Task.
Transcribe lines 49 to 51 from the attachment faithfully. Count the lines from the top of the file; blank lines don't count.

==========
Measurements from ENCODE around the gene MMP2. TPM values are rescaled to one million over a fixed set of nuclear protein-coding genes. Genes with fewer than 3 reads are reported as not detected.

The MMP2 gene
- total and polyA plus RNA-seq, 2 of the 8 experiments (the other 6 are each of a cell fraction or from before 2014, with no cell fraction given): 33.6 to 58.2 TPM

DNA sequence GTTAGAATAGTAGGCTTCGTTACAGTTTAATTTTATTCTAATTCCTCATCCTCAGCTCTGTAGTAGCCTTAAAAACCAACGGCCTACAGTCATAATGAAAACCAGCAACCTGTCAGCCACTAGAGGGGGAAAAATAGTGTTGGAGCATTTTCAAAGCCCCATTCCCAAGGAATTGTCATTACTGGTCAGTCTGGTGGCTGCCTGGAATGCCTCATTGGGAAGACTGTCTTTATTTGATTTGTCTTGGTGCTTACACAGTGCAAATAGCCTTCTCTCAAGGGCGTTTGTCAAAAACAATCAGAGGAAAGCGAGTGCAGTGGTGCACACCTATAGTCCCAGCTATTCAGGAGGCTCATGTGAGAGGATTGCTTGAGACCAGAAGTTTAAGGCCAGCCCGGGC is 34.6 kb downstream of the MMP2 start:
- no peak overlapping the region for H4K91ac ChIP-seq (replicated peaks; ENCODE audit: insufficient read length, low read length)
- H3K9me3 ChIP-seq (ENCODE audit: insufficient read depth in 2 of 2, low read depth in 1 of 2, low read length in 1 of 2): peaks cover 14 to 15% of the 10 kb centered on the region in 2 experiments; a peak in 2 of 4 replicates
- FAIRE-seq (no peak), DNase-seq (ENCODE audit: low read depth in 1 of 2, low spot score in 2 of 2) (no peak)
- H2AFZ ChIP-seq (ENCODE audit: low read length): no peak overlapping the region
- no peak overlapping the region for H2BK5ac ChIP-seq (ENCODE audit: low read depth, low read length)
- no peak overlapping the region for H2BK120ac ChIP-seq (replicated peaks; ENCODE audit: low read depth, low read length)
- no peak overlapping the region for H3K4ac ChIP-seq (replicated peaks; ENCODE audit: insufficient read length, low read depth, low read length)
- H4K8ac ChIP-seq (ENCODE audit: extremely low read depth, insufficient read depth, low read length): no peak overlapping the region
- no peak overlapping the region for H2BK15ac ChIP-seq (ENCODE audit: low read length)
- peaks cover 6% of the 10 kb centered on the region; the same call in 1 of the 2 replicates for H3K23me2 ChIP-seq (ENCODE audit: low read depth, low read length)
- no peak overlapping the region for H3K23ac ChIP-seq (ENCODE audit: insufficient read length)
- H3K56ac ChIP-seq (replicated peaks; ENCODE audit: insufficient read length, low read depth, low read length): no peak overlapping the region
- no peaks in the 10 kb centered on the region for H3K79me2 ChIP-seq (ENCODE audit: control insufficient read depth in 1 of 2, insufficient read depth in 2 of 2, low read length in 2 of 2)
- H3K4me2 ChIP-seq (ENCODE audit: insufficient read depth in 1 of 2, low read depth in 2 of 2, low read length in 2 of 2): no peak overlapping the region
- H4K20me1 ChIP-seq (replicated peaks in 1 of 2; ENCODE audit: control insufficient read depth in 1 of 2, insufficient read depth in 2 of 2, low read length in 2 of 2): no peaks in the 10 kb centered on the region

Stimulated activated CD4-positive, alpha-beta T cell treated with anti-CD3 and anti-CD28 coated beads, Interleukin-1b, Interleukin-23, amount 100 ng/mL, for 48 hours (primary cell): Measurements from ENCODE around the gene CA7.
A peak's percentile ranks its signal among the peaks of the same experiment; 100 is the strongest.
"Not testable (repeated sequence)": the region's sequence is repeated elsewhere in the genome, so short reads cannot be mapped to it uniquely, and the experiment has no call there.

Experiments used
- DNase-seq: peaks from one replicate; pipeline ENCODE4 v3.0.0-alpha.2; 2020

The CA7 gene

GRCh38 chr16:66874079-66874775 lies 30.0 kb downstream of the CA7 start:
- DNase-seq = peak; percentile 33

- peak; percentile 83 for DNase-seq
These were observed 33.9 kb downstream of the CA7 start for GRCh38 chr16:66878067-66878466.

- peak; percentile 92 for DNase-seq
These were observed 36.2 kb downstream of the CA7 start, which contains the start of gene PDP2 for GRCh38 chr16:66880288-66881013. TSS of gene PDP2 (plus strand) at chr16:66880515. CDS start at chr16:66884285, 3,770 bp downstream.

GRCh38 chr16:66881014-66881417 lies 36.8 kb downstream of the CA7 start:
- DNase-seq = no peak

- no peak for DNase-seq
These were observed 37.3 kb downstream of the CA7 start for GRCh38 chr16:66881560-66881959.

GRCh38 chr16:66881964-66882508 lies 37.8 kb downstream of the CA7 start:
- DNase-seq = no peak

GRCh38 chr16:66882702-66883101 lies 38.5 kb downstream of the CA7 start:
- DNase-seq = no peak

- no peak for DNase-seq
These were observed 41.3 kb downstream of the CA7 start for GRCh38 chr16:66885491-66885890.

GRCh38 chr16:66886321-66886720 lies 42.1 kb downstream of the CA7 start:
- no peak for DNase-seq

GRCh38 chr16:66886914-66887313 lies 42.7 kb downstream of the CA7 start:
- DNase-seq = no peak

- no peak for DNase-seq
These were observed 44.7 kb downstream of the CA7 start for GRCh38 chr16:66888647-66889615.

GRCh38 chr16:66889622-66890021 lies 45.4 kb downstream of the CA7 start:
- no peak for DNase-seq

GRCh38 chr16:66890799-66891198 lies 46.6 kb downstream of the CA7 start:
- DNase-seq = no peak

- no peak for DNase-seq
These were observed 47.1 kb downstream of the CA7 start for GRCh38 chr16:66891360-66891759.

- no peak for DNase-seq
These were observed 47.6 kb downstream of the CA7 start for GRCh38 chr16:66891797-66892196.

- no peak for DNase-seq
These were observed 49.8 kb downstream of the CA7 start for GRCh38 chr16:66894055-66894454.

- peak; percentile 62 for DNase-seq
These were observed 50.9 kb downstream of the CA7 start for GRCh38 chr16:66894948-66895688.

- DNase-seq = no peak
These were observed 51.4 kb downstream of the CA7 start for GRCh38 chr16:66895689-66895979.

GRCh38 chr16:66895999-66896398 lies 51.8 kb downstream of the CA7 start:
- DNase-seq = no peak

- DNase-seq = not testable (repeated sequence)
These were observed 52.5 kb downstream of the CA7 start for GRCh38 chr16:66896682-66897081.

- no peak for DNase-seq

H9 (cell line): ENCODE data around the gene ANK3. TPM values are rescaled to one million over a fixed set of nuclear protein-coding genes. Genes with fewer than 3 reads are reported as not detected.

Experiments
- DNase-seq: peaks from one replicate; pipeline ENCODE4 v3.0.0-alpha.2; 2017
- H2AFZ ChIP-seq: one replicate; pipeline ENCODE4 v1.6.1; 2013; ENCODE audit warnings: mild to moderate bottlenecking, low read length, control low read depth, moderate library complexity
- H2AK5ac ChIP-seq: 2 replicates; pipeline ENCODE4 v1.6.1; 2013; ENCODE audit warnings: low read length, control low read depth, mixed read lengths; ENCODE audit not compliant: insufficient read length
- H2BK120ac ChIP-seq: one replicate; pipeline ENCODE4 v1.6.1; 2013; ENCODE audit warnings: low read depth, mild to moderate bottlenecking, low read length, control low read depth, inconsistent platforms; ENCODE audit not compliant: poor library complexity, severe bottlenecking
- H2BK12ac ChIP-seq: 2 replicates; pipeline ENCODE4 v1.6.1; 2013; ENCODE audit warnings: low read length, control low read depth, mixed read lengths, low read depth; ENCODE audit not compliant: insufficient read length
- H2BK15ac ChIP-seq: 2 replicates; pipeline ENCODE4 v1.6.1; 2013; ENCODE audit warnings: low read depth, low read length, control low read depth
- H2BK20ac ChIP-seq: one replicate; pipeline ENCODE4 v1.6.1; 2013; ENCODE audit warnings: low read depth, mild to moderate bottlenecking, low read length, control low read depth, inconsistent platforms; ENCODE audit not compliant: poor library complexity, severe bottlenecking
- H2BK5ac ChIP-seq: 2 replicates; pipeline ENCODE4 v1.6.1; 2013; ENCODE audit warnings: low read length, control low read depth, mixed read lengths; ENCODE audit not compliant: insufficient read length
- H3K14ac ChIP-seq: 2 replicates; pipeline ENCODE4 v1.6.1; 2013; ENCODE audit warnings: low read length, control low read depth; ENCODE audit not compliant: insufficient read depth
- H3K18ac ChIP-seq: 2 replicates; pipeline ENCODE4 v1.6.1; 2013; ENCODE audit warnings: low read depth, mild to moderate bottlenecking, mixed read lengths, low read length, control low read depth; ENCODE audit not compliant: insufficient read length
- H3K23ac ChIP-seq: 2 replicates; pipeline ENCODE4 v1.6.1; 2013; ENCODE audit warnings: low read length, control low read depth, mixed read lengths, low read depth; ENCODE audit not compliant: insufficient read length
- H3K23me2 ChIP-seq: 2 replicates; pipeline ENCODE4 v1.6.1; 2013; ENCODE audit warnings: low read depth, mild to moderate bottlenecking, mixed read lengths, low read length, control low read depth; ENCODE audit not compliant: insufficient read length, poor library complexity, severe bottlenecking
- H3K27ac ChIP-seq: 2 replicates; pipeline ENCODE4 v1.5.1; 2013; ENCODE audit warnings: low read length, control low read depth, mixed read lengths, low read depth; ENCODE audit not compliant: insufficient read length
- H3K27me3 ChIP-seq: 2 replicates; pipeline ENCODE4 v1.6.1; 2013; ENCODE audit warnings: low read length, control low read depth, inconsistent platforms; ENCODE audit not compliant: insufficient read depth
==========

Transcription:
- no peak for DNase-seq

GRCh38 chr16:66890799-66891198 lies 46.6 kb downstream of the CA7 start:
- DNase-seq = no peak